FRESNO, Calif. (KSEE) — The Great ShakeOut is a coordinated time to practice earthquake drills and occurs the third Thursday of October every year.
At least 6.6 million Californians are participating this year including 370,000 in the Central Valley.
Through work, school or at home many are learning the basics like “Drop, Cover and Hold on.”
But radio operator Christopher Johnson says the Great Shakeout is a time to practice ways to communicate in an emergency.
Johnson owns AEGIS Groundwater Consulting and is a geologist and former Fresno State football player.
Johnson is also part of the Fresno County Amateur Radio Emergency Service or ARES — a group that volunteers communications services in emergencies like earthquakes.
“I can take a small radio like this and I can actually set my truck up to act as a repeater. Park the truck at the top of the hill. I talk to the truck and the truck through its repeater talks to a much larger group of people,” Johnson said.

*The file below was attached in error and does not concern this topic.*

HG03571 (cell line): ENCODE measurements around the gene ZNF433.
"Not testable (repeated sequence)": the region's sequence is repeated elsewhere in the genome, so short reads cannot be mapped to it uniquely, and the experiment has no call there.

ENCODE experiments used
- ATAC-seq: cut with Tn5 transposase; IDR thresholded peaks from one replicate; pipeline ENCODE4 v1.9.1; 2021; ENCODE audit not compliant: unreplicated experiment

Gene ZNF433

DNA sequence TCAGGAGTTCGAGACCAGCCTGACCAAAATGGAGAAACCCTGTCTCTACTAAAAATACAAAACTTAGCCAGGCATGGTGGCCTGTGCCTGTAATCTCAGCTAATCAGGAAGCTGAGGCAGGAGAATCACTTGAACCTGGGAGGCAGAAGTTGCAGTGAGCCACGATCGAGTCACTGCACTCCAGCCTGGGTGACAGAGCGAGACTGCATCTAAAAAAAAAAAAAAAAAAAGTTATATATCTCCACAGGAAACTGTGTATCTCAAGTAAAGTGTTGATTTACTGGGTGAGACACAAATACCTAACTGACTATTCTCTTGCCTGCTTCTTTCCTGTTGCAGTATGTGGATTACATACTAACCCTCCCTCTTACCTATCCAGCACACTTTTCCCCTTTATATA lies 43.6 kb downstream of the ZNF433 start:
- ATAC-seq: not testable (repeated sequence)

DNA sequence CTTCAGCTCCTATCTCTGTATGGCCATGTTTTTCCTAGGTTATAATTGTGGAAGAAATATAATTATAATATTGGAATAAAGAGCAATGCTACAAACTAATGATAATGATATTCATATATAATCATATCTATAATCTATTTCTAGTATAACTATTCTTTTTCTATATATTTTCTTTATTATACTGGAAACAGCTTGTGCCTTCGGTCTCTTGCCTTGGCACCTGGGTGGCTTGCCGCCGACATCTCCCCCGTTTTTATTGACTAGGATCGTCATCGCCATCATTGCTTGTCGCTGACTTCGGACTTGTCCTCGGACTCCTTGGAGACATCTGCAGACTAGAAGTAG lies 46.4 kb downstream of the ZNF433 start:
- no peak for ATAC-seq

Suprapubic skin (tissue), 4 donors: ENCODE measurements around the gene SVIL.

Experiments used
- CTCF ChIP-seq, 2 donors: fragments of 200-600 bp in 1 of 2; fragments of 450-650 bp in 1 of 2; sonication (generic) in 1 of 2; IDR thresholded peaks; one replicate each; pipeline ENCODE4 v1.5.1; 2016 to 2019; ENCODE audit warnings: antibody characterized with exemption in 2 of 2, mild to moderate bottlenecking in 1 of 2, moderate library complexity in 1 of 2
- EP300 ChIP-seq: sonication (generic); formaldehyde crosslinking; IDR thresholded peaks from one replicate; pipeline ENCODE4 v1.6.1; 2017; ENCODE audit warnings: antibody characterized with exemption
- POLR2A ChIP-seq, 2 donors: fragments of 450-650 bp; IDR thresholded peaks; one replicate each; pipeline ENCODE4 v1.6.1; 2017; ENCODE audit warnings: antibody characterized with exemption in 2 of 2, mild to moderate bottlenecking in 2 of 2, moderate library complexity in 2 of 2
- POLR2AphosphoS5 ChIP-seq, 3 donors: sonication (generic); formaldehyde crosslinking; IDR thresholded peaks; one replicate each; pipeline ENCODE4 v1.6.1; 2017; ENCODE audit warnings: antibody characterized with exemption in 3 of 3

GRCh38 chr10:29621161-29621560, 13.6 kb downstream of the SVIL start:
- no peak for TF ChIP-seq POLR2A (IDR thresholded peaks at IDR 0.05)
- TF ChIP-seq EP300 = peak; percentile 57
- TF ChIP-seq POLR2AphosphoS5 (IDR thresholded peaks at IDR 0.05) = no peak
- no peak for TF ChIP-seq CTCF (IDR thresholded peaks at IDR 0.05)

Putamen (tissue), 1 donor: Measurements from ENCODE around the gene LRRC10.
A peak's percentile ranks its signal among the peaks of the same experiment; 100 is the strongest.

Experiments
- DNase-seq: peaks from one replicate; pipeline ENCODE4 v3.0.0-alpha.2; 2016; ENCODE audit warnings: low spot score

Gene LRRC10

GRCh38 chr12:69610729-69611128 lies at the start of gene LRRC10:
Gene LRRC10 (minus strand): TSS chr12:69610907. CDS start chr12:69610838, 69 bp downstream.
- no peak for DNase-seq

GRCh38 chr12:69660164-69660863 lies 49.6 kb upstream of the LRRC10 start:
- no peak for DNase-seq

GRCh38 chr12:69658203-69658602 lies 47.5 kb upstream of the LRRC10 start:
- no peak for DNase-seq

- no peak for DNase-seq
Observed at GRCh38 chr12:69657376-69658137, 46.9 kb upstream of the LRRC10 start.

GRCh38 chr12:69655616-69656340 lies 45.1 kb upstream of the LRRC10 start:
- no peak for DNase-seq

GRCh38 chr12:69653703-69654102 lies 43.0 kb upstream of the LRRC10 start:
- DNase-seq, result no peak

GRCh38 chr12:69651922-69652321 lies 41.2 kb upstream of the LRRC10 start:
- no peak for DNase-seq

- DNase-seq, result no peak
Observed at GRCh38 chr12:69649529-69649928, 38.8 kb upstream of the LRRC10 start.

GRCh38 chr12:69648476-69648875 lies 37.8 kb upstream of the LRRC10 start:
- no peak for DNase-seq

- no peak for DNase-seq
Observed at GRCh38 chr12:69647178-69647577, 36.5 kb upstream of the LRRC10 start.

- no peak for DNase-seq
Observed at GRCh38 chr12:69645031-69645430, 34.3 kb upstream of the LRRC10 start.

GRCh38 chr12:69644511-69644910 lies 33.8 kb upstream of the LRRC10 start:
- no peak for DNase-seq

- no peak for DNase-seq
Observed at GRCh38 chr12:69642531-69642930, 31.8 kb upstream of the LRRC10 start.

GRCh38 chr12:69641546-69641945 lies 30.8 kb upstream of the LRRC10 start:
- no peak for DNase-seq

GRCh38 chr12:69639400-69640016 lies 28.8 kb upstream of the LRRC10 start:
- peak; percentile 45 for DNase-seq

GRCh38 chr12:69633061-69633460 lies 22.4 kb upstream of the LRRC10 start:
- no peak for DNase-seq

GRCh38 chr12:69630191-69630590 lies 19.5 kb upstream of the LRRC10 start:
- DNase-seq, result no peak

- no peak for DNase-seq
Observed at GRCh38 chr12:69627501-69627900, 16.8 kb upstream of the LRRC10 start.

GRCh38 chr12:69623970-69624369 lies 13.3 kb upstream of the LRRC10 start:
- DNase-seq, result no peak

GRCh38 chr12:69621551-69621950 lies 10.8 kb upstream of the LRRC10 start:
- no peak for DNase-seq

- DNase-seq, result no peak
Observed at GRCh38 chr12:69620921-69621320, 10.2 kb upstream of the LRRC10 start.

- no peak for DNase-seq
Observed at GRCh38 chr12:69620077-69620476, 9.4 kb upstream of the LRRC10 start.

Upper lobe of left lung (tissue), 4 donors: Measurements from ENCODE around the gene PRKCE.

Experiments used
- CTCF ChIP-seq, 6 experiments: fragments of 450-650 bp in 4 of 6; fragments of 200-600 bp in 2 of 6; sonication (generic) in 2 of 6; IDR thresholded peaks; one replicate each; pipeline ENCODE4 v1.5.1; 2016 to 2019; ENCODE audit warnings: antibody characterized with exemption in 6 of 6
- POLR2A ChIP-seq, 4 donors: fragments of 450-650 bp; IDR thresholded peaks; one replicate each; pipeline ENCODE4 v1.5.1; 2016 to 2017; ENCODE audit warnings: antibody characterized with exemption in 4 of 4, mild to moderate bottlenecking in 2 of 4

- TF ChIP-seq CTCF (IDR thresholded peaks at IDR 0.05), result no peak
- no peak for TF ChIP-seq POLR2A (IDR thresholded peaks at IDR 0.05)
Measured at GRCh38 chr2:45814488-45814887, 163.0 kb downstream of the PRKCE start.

Agencies will ask for their help in disasters such as the earthquake in Ridgecrest because cell phone and landline service get knocked out.
“As our motto says, when all else fails the amateur radio emergency service stands ready to answer the call,” Johnson said.
The Great ShakeOut has free earthquake drill and educational materials at shakeout.org including what to do when an earthquake strikes while driving or in bed.